Solar Module End-of-Life Options: Do You Have a Disposal Plan in Place?

Solar power continues to grow in popularity, and manufacturers have continued to expand their production of panels to meet this ever-growing demand.

Its standard practice to replace malfunctioning, inefficient, or aging solar panels with newer models.

When your solar modules have lost efficiency and are no longer performing at the required levels, do you have a disposal plan? 

In this article, we’ll be going over each of the potential end-of-life decisions that every solar panel owner will eventually have to make.

We’ll be summarizing the pros and cons of each end-of-life option, but if you want to know more about a specific method of disposal, we’ll be including links to our other articles where you can learn more. 

Introduction to Refurbishment

You should almost certainly include refurbishment in your solar panel’s disposal plan.

In recent years, refurbishment techniques have improved by leaps and bounds.

When the glass of a given solar panel isn’t cracked, the solar panel is almost always refurbishable.

This includes cases where the frame is bent, where electrical boxes are broken, and where diodes have gone bad. 

Refurbishers like FabTech have specialized in these advanced refurbishment techniques.

Technicians sort out the truly broken solar units then there is a payout for each solar panel that goes on to be refurbished.

Depending on the condition of your solar panels, this money can more than offset the costs of shipping and any recycling costs of your old or damaged solar panels. 

To read more about our advanced Refurbishment Processes, check out our article on determining if solar panels can be refurbished.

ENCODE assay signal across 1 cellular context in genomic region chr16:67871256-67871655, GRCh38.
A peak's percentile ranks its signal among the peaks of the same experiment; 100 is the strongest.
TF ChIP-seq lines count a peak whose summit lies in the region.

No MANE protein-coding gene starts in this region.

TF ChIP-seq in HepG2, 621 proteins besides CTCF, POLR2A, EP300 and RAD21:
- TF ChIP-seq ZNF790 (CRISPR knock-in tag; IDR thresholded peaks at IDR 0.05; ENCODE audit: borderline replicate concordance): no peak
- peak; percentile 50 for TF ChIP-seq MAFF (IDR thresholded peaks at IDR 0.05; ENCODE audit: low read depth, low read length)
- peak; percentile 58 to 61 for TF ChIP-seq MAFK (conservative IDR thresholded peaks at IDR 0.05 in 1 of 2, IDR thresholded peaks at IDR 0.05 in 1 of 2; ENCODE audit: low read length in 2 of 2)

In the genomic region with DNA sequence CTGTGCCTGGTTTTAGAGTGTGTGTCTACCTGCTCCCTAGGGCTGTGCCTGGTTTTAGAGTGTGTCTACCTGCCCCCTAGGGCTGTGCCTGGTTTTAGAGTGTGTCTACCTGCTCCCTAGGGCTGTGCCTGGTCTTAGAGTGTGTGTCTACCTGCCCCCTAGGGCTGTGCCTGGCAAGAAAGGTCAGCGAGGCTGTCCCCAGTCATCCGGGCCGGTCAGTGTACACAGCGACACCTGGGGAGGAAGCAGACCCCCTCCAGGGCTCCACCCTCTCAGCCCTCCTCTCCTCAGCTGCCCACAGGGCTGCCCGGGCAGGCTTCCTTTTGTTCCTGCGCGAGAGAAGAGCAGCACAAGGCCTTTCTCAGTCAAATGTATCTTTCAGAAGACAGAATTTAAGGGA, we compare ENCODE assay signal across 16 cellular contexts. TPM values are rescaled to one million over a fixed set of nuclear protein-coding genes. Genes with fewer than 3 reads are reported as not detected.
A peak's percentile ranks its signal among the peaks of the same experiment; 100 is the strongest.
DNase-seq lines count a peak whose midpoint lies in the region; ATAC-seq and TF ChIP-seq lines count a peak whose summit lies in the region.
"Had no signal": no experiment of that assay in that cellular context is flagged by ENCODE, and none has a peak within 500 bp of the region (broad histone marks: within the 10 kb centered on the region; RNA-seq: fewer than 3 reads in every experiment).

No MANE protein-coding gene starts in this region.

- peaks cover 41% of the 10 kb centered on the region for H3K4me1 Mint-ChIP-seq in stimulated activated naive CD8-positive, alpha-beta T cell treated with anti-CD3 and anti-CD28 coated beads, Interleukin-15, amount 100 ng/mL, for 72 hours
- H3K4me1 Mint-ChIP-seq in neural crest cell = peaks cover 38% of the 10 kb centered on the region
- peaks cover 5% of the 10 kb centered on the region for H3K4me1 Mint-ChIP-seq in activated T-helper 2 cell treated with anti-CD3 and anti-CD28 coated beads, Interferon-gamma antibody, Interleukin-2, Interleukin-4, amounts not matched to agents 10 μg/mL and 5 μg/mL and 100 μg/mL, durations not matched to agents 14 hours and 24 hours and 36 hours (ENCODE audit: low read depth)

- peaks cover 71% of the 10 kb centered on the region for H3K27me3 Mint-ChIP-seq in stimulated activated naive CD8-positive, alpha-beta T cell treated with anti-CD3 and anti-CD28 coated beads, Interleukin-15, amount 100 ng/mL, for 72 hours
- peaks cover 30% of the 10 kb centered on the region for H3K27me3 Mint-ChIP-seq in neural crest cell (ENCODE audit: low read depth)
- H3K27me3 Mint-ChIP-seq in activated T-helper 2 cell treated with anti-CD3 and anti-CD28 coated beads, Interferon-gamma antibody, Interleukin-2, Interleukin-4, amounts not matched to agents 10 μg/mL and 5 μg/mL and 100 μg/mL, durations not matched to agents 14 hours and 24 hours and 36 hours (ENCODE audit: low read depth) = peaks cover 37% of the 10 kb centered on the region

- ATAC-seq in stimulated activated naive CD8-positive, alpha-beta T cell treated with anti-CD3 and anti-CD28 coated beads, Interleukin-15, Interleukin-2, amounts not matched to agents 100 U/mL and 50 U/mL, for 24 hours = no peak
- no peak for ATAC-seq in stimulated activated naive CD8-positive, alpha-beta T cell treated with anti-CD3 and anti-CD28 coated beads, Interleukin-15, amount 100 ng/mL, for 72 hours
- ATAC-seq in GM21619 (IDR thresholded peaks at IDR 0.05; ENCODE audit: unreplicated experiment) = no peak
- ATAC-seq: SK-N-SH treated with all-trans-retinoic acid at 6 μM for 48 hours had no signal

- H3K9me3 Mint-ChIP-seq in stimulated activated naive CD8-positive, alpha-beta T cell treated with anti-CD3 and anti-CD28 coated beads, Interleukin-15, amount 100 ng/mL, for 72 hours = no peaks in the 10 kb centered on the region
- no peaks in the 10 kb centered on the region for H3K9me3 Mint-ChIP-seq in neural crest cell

Introduction to Recycling

The second option to include in your solar disposal plan is recycling.

In some cases, solar panels are truly broken beyond repair.

(Think of a massive hail storm that breaks the glass on your solar panels.)

When your solar panels are broken, it’s important to have a recycler in mind. Companies like FabTech specialize in EPA compliant recycling. 

While recycling can be expensive, it’s important to include it in your plan.

Remember, in many cases, a  good percentage of solar modules are refurbishable.

These refurbishable solar modules can offset the costs of recycling. 

The recycling process is fairly complicated, but it involves processing the solar panels to separate the different materials of the panel itself (glass, silicon, wiring, etc).

These materials are then used in the production of new solar panels or other products. 

To read more about the recycling process, check out this article on solar panel recycling.

Introduction to Landfilling

An option that is becoming more rarely chosen is landfilling.

This unfortunate choice involves transporting your old solar panels to a landfill where none of the costs of shipping or installation can be offset by refurbishment and where the materials are left to waste amongst the trash. 

Solar panels can consist of several heavy metals, and other materials such as aluminum, silicon, lead, cadmium, copper, nickel, and tellurium.

Regulations involving these materials continue to roll out from the EPA.

If water runoff contained high enough concentrations of these heavy metals, it could be damaging to the health of the surrounding community. 

In 2018, a well-known home improvement retailer was fined $28 million for unlawful disposal of “hazardous wastes.”

This is not an isolated incident: in the past decade alone, six of the top ten US retailers have been fined over $100 million for hazardous waste violations. 

Conclusion

A disposal plan is an important tool for any solar manufacturer or solar site manager.

It’s best not to wait for the hailstorm or for the new shipment of solar panels to arrive before thinking of what to do with your old or malfunctioning solar modules. 

Due to advances in refurbishment techniques, the vast majority of old or malfunctioning solar panels can be repaired and refurbished.

This includes panels with bent frames, faulty diodes, or with unspecified issues. 

Because you get paid back for refurbishable solar panels, it’s a great idea to use a solar refurbisher like FabTech.

The money paid back can more than cover the costs of shipping and recycling.

We’d love to help you with your solar end of life disposal plan.

Contact us to learn more about our recycling and refurbishing options.

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